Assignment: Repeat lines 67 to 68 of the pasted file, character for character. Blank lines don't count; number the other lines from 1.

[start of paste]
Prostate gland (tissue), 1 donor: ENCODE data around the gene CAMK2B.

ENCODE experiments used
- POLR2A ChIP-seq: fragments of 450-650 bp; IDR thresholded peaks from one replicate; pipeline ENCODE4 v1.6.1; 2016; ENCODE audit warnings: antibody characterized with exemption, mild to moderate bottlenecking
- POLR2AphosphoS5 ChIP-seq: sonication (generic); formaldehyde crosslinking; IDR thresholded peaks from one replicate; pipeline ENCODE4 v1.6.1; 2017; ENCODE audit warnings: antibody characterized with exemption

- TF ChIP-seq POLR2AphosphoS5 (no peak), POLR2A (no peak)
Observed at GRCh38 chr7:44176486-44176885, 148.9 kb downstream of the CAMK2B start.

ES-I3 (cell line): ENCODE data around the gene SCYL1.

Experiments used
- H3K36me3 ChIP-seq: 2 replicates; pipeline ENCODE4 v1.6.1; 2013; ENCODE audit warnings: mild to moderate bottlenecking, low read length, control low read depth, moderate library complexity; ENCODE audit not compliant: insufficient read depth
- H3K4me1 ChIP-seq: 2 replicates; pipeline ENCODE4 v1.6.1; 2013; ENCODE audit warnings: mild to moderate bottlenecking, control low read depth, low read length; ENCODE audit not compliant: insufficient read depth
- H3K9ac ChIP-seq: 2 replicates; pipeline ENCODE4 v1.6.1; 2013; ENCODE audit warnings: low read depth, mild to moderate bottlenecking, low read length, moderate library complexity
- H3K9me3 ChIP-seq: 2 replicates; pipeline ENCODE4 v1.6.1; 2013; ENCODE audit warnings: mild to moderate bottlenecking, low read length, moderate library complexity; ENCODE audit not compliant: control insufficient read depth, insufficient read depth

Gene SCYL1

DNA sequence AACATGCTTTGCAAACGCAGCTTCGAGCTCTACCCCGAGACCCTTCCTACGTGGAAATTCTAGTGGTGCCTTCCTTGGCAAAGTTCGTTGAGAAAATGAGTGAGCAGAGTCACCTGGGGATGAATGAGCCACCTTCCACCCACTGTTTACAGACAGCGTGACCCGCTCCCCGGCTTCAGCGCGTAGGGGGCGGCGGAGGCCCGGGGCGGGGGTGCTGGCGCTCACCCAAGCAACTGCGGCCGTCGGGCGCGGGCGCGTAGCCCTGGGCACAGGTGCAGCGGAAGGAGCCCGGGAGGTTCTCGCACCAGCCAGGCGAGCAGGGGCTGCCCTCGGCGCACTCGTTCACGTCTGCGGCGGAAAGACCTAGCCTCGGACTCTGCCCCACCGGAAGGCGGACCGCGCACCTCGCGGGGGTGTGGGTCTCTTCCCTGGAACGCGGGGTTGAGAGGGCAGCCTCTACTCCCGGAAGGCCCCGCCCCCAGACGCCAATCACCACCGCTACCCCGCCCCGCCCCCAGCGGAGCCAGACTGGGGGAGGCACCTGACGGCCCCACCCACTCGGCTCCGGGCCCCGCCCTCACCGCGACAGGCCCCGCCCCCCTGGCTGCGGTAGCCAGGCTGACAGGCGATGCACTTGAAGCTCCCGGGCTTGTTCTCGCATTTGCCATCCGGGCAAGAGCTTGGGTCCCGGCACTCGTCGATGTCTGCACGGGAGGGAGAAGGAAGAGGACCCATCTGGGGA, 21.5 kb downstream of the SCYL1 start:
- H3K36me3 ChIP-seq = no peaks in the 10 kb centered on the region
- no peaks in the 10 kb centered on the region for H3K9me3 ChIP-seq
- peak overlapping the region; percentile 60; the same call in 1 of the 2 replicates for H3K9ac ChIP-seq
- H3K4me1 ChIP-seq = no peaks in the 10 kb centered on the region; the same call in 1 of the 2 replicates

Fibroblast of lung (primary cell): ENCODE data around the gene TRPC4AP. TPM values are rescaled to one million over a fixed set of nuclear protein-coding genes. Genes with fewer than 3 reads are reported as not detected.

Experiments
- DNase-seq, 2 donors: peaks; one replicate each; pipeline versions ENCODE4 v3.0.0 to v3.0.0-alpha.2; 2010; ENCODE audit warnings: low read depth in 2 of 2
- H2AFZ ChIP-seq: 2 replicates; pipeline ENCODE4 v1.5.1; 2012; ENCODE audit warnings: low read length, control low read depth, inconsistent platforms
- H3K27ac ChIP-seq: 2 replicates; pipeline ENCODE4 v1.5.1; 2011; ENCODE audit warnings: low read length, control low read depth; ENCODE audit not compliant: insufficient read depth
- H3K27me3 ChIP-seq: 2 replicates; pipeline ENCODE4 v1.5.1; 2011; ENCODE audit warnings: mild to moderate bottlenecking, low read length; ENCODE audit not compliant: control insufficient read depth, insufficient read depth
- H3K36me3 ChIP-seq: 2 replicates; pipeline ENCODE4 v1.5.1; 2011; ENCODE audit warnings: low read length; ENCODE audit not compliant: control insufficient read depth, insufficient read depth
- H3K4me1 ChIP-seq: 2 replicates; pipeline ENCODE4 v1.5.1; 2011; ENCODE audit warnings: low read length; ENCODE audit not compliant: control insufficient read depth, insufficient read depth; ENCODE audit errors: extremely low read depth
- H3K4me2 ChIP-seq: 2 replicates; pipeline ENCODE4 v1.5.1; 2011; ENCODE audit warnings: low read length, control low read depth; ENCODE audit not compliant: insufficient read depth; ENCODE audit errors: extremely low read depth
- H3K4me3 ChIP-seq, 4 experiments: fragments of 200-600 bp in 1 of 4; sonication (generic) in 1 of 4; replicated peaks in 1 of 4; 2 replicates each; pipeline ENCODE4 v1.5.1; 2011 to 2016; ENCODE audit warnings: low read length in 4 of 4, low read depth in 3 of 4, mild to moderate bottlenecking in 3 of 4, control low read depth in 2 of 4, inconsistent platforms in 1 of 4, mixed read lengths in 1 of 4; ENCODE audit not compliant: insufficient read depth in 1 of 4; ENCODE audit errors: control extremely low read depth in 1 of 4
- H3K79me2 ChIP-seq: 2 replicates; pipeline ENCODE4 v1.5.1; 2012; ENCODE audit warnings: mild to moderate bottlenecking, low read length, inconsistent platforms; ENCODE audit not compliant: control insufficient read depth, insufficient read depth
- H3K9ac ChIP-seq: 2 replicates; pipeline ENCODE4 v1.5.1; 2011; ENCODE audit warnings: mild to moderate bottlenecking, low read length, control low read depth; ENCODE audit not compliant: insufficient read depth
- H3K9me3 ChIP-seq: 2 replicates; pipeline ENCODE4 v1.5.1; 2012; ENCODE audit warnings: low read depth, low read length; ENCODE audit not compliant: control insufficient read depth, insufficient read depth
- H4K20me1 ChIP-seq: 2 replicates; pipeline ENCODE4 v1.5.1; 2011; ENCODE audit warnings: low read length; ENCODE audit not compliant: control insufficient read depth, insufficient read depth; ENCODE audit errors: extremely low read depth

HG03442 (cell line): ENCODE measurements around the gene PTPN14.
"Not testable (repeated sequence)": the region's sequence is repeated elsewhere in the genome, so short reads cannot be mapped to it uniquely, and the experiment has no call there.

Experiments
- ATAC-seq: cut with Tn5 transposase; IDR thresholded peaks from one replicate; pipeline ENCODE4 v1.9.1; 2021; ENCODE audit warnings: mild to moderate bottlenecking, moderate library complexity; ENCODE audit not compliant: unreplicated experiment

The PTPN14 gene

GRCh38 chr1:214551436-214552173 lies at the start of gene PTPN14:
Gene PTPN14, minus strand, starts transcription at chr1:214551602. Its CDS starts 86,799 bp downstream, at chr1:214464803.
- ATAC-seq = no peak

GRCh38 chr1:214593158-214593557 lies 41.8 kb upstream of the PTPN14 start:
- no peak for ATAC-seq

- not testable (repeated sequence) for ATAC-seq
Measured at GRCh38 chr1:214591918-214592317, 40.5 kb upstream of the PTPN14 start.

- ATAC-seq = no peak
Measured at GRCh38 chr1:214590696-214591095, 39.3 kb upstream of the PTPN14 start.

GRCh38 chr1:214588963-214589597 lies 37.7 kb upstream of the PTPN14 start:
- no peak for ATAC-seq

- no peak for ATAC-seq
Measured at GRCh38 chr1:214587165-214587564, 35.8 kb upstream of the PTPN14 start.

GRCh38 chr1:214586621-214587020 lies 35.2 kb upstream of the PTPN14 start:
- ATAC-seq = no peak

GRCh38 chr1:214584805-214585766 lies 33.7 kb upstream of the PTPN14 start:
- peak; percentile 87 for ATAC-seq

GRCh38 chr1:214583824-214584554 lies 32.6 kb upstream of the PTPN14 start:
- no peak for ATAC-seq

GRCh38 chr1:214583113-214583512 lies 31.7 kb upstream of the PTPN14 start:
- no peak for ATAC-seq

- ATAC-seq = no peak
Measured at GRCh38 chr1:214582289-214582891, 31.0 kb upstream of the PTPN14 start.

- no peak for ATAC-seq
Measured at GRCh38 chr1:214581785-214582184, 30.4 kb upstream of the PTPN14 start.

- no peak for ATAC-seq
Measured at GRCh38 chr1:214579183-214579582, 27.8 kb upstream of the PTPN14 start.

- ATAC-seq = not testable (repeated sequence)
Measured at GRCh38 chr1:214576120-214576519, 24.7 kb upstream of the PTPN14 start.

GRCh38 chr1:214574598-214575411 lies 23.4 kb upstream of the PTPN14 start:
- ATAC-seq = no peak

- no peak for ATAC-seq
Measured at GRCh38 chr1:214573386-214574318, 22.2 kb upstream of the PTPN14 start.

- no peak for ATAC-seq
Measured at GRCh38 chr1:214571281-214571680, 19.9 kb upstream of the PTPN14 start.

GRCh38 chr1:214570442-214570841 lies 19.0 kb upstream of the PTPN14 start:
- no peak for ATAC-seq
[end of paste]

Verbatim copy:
GRCh38 chr1:214574598-214575411 lies 23.4 kb upstream of the PTPN14 start:
- ATAC-seq = no peak